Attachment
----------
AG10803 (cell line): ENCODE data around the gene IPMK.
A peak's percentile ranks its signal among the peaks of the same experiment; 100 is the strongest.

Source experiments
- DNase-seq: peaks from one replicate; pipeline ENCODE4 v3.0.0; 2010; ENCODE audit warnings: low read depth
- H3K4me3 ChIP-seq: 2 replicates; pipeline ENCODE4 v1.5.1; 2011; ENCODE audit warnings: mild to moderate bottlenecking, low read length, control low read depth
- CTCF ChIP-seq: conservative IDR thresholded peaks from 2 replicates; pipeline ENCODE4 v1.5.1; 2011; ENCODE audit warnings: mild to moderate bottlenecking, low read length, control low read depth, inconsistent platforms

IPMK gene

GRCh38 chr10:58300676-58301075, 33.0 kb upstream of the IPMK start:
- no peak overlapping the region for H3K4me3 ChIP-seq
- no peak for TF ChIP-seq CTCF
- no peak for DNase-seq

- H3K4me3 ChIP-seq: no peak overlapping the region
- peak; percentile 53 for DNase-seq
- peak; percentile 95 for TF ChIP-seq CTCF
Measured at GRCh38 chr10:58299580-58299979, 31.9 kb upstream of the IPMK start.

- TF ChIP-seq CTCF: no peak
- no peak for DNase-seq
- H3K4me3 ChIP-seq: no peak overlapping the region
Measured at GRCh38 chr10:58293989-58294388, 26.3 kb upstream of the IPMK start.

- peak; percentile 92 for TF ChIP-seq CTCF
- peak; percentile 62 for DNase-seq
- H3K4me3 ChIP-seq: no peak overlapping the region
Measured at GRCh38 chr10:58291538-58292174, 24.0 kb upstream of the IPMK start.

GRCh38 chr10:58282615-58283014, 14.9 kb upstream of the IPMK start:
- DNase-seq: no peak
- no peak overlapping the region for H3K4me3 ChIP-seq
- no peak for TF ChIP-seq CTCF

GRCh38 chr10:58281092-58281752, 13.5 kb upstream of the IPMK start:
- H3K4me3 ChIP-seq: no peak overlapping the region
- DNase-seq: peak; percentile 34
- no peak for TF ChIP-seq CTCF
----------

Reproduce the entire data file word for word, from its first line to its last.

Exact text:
AG10803 (cell line): ENCODE data around the gene IPMK.
A peak's percentile ranks its signal among the peaks of the same experiment; 100 is the strongest.

Source experiments
- DNase-seq: peaks from one replicate; pipeline ENCODE4 v3.0.0; 2010; ENCODE audit warnings: low read depth
- H3K4me3 ChIP-seq: 2 replicates; pipeline ENCODE4 v1.5.1; 2011; ENCODE audit warnings: mild to moderate bottlenecking, low read length, control low read depth
- CTCF ChIP-seq: conservative IDR thresholded peaks from 2 replicates; pipeline ENCODE4 v1.5.1; 2011; ENCODE audit warnings: mild to moderate bottlenecking, low read length, control low read depth, inconsistent platforms

IPMK gene

GRCh38 chr10:58300676-58301075, 33.0 kb upstream of the IPMK start:
- no peak overlapping the region for H3K4me3 ChIP-seq
- no peak for TF ChIP-seq CTCF
- no peak for DNase-seq

- H3K4me3 ChIP-seq: no peak overlapping the region
- peak; percentile 53 for DNase-seq
- peak; percentile 95 for TF ChIP-seq CTCF
Measured at GRCh38 chr10:58299580-58299979, 31.9 kb upstream of the IPMK start.

- TF ChIP-seq CTCF: no peak
- no peak for DNase-seq
- H3K4me3 ChIP-seq: no peak overlapping the region
Measured at GRCh38 chr10:58293989-58294388, 26.3 kb upstream of the IPMK start.

- peak; percentile 92 for TF ChIP-seq CTCF
- peak; percentile 62 for DNase-seq
- H3K4me3 ChIP-seq: no peak overlapping the region
Measured at GRCh38 chr10:58291538-58292174, 24.0 kb upstream of the IPMK start.

GRCh38 chr10:58282615-58283014, 14.9 kb upstream of the IPMK start:
- DNase-seq: no peak
- no peak overlapping the region for H3K4me3 ChIP-seq
- no peak for TF ChIP-seq CTCF

GRCh38 chr10:58281092-58281752, 13.5 kb upstream of the IPMK start:
- H3K4me3 ChIP-seq: no peak overlapping the region
- DNase-seq: peak; percentile 34
- no peak for TF ChIP-seq CTCF